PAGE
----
Somehow, through a lot of strength, I was able to get over the initial denial that there was an issue. It was right in front of my face. He was now 15 months old and I had no idea when he was hungry or thirsty. He did not understand a basic command like “bring mommy the ball”. He had no awareness of where he was. Sure he hugged and smiled. But to me he seemed to be in his own world. How could I choose to look the other way? How could I do that to Mason?
We had our Early Intervention screening and as I thought, Mason was very delayed. At 15 months, he scored between a 7-9 month level in the areas of language (receptive and expressive), Cognition, and Social and Emotional behavior.
Mason began seeing a Developmental Therapist once a week for an hour. Now, that does not seem like a lot of time, and it really is not. But a big part of Early Intervention is follow through from parents at home. I did everything we worked on in that one hour throughout my entire week.
It was frustrating the first few months because I really saw no progress. And then all of a sudden…it was like things started clicking for Mason. He could get me a ball if I asked, he began to point at pictures, he waved hi, he walked over to his high chair and stood there when he was hungry, he brought me his cup when he was thirsty, he understood that objects had names.
I still felt like something more needed to be done. Mason still had his obsession with spinning toys. He still had no words and almost 1 and a half. He still used very limited gestures (like I am talking the bare minimum). I felt this warranted an autism evaluation.
No mother is prepared to hear the words no matter how prepared they think they are. I felt strong, ready to face what I knew was coming. But I overestimated myself.
We took him to CNNH for his evaluation. It was a very tense day.
Mason was administered the following tests:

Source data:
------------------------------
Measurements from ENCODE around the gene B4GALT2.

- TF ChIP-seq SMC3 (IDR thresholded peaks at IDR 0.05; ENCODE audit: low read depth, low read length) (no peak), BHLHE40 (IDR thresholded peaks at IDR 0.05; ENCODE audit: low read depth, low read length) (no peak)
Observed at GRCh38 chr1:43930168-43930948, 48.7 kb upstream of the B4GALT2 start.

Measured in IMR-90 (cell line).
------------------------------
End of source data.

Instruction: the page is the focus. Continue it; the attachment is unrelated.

Mullins Scale of Early Learning- (LINK)
Adaptive Behavior Assessment System.
At the end of the session, my horror was confirmed.
Mason was on the Autism Spectrum.
I will never forget how I felt that day. I felt my heart turn black. I was so very sad.
But I was ready to face the challenge. I knew I had done what is best for my son. I want to look back on this time and have no regrets, wish I had done something sooner. I want to know that I did everything for him so he can have the best life possible.
I chose to face this head on because of Mason. I chose to understand the disorder. If I do not understand it, who will for Mason? I am his advocate, his number 1 cheerleader.
Mason turned 2 on March 1st. He is a completely different child than he was in July. In February, we had him reevaluated by early intervention to see if he qualified for speech therapy (um…I would say that was an easy one since he only said 2 words). The therapist who evaluated him was the same one who did the evaluation in July. She COULD NOT BELIEVE it was the same child. She was so happy to see the progress. We added an hour of speech therapy to his week.
Mason now attends a preschool for autistic children-it is actually an inclusion school so he interacts with peers who have no developmental delays. The school performs ABA therapy in the least restrictive environment. We are hoping to get 30 hours of ABA approved for Mason by our insurance company. (What a nightmare, but that is another story).
Next month, we will be participating in the Walk Now for Autism Speaks walk for Autism. Our team is called Mason’s Monsters because we are monsters who are not scared of anything! Even Autism Spectrum Disorders! I chose to do this walk because I thought it would be something fun to look forward to, and a good way to continue to educate friends and family on Mason’s disorder.
I hope my story has brought awareness to some, and hope to others.
I do not know what the future holds for my son. I am scared
Sometimes I get so overwhelmed I want to curl up into a ball and just give up.
But then Mason will walk up to me and clap twice (he just learned how to clap a few weeks ago), rest his head on my leg, and smile at me.
I long for the day when he will look at me and say “mama”.
That alone is motivation to plug forward on my crazy, unpredictable yellow brick road that leads to the unknown.
It’s my very own yellow brick road.
And Mason is guiding my way.